Iowa City gets OK to move ahead on 'Gateway' flood project

Design process is expected to take another 18 to 20 months

Gregg Hennigan
Published: January 2 2014 | 5:15 pm - Updated: 29 March 2014 | 1:34 am in
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With a process that took nearly twice as long as expected now over, Iowa City can move ahead with what city officials have identified as their top project resulting from the 2008 floods.

The city received word last month that the Federal Highway Administration has determined the $40 million Gateway Project which includes the elevation of flood-prone Dubuque Street and Park Road bridge would have no significant impacts on the quality of the environment.

That was the final step in a federally required environmental assessment that was supposed to last 18 months but instead dragged on for nearly three years, said Melissa Clow, Iowa Citys special projects administrator.

I think its been a long time coming," City Manager Tom Markus said.

The city can now move to the design phase of the project. The City Council will be asked at a Jan. 21 meeting to set the parameters of the project including the level of protection it wants for Dubuque Street, the backwater reduction goal for the bridge and the structural type of the bridge.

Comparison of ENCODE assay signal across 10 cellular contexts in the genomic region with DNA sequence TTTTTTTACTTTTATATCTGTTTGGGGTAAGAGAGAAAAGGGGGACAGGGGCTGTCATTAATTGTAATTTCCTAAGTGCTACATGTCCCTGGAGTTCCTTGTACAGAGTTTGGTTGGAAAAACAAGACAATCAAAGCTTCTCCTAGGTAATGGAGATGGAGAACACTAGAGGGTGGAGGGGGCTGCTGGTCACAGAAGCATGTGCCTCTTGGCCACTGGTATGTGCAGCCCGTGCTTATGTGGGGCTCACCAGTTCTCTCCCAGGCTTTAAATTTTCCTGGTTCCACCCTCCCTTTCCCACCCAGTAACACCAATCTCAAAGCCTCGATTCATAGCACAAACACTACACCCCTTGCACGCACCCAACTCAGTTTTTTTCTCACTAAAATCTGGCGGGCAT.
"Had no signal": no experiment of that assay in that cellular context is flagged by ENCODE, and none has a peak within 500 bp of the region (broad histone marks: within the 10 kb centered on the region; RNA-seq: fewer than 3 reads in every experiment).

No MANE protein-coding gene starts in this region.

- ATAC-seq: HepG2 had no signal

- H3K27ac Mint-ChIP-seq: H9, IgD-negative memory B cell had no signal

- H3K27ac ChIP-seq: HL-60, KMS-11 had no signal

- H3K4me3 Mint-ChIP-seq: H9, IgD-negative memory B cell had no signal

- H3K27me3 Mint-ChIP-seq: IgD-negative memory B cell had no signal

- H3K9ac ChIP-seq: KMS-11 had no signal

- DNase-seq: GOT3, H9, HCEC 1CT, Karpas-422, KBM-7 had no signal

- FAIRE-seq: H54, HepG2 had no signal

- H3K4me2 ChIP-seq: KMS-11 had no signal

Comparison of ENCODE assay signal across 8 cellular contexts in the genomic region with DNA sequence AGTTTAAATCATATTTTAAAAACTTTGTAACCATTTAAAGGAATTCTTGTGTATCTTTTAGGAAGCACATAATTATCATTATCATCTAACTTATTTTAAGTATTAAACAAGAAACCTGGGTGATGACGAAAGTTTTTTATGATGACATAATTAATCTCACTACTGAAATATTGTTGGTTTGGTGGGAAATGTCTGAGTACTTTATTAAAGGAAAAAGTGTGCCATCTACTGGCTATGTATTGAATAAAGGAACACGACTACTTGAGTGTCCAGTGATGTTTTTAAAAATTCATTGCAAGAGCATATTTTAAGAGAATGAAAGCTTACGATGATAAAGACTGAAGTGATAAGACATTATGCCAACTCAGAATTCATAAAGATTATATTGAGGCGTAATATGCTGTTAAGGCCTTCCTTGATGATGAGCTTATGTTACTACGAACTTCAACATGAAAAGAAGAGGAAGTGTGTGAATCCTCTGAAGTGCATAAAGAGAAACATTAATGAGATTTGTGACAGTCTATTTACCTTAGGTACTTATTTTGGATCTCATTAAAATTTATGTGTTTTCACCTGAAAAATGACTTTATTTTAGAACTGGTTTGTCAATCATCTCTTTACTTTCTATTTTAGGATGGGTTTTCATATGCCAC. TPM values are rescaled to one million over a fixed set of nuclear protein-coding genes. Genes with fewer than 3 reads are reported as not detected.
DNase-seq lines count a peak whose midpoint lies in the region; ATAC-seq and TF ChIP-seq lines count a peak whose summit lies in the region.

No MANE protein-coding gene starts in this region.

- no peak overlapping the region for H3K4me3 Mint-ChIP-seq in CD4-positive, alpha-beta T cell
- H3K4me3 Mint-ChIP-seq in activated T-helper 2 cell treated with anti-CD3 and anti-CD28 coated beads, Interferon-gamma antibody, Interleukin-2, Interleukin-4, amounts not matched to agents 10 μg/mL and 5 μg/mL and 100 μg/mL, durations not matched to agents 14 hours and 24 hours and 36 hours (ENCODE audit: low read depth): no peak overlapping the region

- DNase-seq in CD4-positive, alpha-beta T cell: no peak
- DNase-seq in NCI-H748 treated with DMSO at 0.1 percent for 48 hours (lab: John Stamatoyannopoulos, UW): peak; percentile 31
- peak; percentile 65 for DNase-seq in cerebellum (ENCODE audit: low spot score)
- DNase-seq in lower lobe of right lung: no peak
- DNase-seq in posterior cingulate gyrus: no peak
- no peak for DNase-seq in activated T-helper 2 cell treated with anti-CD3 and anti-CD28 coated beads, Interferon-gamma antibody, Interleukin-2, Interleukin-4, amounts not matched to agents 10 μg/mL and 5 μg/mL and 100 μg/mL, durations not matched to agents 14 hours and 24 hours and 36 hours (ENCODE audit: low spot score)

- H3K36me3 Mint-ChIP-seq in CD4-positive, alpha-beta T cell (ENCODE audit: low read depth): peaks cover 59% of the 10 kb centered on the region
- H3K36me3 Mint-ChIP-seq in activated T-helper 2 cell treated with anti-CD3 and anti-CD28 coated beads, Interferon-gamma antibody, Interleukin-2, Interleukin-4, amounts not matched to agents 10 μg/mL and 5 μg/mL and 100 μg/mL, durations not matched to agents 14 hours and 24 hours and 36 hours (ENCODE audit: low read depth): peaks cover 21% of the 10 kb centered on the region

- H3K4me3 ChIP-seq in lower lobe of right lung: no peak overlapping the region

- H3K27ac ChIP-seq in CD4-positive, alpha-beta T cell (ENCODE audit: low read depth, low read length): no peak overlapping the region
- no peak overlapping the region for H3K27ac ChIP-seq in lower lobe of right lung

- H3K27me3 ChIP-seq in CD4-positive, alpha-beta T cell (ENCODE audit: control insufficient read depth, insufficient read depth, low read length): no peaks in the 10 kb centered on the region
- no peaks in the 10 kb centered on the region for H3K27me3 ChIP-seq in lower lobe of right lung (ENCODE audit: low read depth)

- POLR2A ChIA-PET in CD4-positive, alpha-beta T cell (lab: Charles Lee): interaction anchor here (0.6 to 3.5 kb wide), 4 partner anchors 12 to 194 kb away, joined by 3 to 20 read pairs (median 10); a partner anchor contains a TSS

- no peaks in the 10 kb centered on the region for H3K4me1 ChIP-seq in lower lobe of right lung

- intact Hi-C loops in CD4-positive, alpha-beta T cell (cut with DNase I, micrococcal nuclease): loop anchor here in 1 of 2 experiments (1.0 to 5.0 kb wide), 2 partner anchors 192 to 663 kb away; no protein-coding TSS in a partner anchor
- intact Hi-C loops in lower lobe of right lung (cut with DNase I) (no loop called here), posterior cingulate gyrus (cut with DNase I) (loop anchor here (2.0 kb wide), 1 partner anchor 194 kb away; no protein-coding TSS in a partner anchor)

The design process is expected to take another 18 to 20 months, with construction lasting two years.

City officials initially hoped to start construction in 2014, and as recently as this fall they were shooting for 2015.

At this point, realistically, here in the engineering office were saying 2016 or 2017," Clow said.

In September, the Advisory Council on Historic Preservation, which is an independent federal agency, sent a letter to the Federal Highway Administration recommending that the review process be reopened to engage the neighbors and resolve adverse effects to historic properties.

That process was delayed by the federal government shutdown in October. The Federal Highway Administration ultimately concluded the city had met with and communicated with affected residents numerous times and the project posed no adverse effect to cultural and historical resources, according to a document stating its finding.

Some people who live in the area, which includes historic properties, have called for the project to be scaled back and are worried about the loss of trees and the grading of a bluff.

At meetings this past September and October, some City Council members seemed interested in a smaller project than the staff recommendation to elevate the bridge and Dubuque Street, between Foster and Kimball roads, to the 500-year flood level plus 1 foot.

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